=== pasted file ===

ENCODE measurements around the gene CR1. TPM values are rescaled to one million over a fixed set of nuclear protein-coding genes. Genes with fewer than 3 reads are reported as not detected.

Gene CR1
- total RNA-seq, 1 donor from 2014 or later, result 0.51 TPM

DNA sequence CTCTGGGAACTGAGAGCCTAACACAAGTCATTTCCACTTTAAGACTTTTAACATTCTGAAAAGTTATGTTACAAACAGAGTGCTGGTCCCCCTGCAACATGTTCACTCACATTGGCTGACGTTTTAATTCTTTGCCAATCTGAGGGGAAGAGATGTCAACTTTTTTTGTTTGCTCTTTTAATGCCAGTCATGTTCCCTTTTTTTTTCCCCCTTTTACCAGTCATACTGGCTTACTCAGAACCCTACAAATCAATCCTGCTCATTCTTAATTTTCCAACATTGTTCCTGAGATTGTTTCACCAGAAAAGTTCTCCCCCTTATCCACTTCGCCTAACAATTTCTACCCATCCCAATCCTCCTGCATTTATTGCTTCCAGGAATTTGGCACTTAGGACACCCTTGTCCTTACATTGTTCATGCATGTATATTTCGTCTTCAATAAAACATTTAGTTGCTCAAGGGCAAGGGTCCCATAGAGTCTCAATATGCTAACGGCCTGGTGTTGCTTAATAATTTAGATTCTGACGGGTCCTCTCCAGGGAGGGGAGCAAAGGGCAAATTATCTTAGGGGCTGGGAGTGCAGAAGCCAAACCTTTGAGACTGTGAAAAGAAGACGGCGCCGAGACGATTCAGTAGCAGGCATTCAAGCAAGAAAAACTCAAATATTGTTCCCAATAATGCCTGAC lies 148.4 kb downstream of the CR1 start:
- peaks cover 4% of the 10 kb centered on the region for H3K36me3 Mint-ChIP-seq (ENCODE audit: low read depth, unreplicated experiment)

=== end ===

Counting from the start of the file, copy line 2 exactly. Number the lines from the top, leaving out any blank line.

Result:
Gene CR1